Notes on the USA and WW2.

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Americans and a World in Crisis

Chapter 25

Myths of the atrocities of the war include the truth of a fight against the aggression of Nazi Germany and Japan but that all fought together in the foxhole, minorities included, and together in the factory. The courageous U.S. soldiers came and quickly adjusted to American life having committed no atrocities abroad. Human nature ceased to exist on the battlefield and an emotional recklessness abandoned by passion consumed all.

Its effects on America included the lift of depression, a redistributed income, and a transformation into a middle class society but all was not that simple as discrimination, prejudice, and the ignored growing poverty remained hidden.

The United States in a Menacing World


Nationalism and the Good Neighbor

  • President Franklin D. Roosevelt
  • Good Neighbor Policy (1933)
  • Latin America
  • No state has the right to intervene in the internal or external affairs of another
  • FDR withdrew the last U.S. troops from Haiti and the Dominican Republic
  • American bankers loosened their rip on Haiti’s central banking system
  • It renounced the Platt Amendment
  • Reduced U.S. role in Panamanian affairs
  • Cuba
  • Economic crisis in 1933
  • Leftist regime rose but U.S., instead of sending in marines, provided indirect aid to a conservative revolt that overthrew the radical government in 1934
  • Fulgenio Batista led conservative revolt
  • Tariff on Cuban sugar cane lowered by U.S. to support Batista
  • Batista overthrown by Fidel Castro in 1959
  • Mexico
  • Nationalized oil companies owned by U.S. and Britain
  • U.S. demanded fair compensation
  • After lengthy negotiations, a compensation agreement was formed
  • Good Neighbor Policy did not end U.S. interference in Latin America nor ended resentment of “rich Uncle Sam” by Latin countries but did better relations with Latin America which would prove useful in World War II and the Cold War

The Rise of Aggressive States in Europe and Asia

  • Italy
  • Benito Mussolini and his Fascist party seized power in 1922
  • Imposed one-party rule
  • Invaded Ethiopia in October 1935 (in order to create a Roman empire)
  • Germany
  • Adolf Hitler becomes Germany’s chancellor (January 1933)
  • National Socialist party (Nazi)
  • Began a program to purify Germany of Jews whom he blamed responsible for the defeat in World War I (regarded them as the “inferior race”)
  • Violation of the Versailles Treaty
  • 1935: began a military buildup
  • 1938: rolled tanks into Austria and declared Germany and Austria an Anschluss (union)
  • 1938: Hitler claimed his determination to take the Sudetenland (a part of Czechoslovakia containing 3 million ethnic Germans)
  • Appeasement:
  • In order to avoid war, France (Edouard Daladier), Great Britain (Neville Chamberlain), Italy (Benito Mussolini), and Germany (Adolf Hitler) met in September 19, 1938 in Munich, Germany to surrender to Hitler’s demands to take the Sudetenland
  • FDR applauded Chamberlain for having secured “peace in our time” and not have to go to war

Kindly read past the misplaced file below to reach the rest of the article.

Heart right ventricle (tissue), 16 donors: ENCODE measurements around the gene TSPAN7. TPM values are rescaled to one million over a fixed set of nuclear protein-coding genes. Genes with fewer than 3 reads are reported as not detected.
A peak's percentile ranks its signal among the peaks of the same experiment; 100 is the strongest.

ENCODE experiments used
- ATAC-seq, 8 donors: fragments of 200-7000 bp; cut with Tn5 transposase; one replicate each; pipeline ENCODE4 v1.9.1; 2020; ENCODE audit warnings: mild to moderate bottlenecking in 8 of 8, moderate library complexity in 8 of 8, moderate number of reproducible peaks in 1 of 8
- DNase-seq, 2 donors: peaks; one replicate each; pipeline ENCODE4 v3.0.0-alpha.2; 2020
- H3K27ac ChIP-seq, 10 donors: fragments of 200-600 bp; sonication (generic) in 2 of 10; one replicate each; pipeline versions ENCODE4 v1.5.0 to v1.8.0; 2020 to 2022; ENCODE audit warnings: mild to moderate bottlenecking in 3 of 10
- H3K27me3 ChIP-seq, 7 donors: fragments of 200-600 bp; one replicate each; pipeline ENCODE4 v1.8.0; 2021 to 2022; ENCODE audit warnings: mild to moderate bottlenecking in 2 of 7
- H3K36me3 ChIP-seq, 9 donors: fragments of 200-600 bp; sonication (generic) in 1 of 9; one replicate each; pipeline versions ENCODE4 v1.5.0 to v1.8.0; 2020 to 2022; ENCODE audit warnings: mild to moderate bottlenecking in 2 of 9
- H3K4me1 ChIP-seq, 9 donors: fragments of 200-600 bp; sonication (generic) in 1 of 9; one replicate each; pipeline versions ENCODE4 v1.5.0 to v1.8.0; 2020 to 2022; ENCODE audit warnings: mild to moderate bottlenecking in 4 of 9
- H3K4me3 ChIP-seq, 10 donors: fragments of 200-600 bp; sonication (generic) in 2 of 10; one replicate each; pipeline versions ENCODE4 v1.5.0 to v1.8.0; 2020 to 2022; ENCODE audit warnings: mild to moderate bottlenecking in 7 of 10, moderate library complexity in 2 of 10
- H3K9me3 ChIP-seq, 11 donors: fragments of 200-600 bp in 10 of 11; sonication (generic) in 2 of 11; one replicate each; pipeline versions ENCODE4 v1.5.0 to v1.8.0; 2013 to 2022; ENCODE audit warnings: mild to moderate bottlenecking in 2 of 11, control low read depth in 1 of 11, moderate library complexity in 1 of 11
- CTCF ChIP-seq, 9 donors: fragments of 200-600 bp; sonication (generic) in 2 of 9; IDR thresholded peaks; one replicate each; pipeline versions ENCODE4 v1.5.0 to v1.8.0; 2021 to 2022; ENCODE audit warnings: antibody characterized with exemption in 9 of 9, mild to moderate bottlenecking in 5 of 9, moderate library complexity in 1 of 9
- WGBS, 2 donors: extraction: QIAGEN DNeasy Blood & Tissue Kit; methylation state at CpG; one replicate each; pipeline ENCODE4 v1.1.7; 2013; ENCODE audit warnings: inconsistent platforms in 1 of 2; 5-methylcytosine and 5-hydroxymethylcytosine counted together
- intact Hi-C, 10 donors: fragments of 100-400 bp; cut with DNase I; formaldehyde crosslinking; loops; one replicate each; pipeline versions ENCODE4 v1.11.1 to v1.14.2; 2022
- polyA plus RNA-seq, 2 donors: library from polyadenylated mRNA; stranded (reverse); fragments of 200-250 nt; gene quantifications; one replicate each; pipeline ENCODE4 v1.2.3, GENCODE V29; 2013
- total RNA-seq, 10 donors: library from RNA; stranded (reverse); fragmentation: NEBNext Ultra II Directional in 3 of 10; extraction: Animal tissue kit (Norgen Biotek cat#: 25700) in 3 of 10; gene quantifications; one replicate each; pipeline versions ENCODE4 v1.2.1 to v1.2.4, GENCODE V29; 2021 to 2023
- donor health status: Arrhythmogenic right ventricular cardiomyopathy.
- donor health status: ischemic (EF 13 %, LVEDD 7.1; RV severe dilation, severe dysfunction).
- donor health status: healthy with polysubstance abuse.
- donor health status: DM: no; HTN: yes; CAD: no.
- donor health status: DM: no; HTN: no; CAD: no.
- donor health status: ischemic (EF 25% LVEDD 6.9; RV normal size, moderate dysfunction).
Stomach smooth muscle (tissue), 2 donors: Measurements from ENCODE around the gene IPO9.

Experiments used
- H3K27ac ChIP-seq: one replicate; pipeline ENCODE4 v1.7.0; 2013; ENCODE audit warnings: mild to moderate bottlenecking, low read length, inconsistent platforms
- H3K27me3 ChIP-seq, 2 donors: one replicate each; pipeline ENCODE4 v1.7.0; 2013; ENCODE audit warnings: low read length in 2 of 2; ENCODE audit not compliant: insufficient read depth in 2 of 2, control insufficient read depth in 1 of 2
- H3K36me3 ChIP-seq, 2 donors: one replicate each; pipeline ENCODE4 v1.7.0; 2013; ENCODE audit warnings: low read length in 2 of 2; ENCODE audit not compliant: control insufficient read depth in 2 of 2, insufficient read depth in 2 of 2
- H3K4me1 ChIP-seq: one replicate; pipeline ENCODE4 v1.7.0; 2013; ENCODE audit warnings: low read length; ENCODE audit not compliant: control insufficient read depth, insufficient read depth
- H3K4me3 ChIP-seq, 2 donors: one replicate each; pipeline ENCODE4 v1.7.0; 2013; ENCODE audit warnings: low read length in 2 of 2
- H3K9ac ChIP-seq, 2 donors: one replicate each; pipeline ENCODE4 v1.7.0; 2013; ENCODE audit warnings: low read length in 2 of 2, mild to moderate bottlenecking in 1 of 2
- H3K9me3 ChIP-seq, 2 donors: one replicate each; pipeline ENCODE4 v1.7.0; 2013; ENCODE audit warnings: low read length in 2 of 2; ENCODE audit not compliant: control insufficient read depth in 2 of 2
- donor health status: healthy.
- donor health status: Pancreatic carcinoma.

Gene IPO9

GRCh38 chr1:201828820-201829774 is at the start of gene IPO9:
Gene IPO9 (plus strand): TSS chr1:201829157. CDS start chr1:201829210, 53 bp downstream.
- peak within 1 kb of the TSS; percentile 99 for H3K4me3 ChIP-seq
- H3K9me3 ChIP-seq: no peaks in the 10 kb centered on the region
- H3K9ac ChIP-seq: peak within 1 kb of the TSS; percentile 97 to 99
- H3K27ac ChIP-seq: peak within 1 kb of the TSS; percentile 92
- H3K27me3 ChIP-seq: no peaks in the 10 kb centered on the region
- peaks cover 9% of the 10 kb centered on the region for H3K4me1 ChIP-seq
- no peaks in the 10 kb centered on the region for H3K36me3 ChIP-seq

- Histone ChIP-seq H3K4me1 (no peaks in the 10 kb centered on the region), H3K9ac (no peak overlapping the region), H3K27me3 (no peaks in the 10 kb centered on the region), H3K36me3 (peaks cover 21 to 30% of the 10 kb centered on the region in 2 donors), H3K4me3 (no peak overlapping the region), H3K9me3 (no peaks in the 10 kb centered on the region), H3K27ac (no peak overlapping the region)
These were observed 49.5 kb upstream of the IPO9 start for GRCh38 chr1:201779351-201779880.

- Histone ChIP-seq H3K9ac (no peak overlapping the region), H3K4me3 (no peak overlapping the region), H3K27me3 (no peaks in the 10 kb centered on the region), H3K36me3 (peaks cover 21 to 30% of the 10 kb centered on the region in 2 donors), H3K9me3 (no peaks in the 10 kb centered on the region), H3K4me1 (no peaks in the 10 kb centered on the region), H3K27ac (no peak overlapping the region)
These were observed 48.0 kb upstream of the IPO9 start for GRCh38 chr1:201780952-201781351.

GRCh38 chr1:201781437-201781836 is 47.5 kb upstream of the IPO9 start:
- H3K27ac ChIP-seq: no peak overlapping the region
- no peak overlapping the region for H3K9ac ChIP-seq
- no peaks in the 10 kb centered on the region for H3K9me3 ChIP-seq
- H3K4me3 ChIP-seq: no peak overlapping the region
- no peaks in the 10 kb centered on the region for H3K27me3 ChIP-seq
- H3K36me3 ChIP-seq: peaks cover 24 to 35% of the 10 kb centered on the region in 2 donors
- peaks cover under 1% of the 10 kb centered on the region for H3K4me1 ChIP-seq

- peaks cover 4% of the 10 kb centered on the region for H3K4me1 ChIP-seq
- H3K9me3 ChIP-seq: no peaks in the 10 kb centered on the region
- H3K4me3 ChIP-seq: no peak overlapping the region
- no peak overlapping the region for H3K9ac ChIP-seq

• The Munich Pact was signed by the four nations
  • World War II began about one year after its signing
  • Japan
  • Militarists gained control of the government
  • In its quest for raw materials, Japan began an expansionist movement
  • 1931: Japan sent in troops into the northern Chinese province of Manchuria (within two years it had total control of Manchuria)
  • 1937: After having signed treaties of political alliance and mutual defense with Germany and Italy, Japan began a full-scale war against China

The American Mood: No More War

  • World War I
  • Americans felt it had been a mistake to get involved in the first World War
  • Had not made the world safe for democracy
  • Spurred an isolationist sentiment to not get involved in Old War quarrels
  • People felt intervention should not be repeated
  • Opposed policies that might involve them in war
  • The Great Depression
  • People felt the government should be more involved in America’s economic situation than in foreign affairs
  • Neutrality Acts (1935-1937)
  • Outlawed arms sales and loans to nations at war
  • Barred Americans from traveling on the ships of belligerent powers
  • Louis Ludlow
  • 1938: He proposed a constitutional amendment requiring a national referendum on any U.S. declaration of war except in cases of direct attack
  • FDR rejected it and persuaded Congress to reject it
  • Did not pass Congress only by the narrowest of margins
  • Challenging Nazi theories
  • 1936 Olympics in Berlin
  • African-American track star Jesse Owens won four gold medals and broke or tied three world records (way to go!)
  • Black-American Joe Louis knocked out German fighter Max Schmeling in the first round of their world heavy-weight championship fight

The Gathering Storm: 1938-1939

  • Violation of the Munich accords
  • March 15, 1939: Nazi troops invaded what remained of Czechoslovakia
  • German-Soviet Nonaggression Pact
  • Hitler agreed to a pact with Stalin that their nations would not attack each other
  • Would divide Poland after Germany invaded it
Join now!
  • Fascism and American support for war
  • Some Americans now wanted to stop the “cancerous spread” of Fascist powers
  • FDR sent list of 31 nations Germany and Italy to please not invade
  • List completely ignored and jeered at by both nations
  • 1938: FDR mobilized a military appropriation ($300 million) from Congress
  • 1938: FDR instructed the Army Air Corps to plan an annual production of twenty thousand planes
  • 1939: FDR established a $1.3 billion defense budget
  • FDR believed the two nations would “respect force and force alone”

America ...

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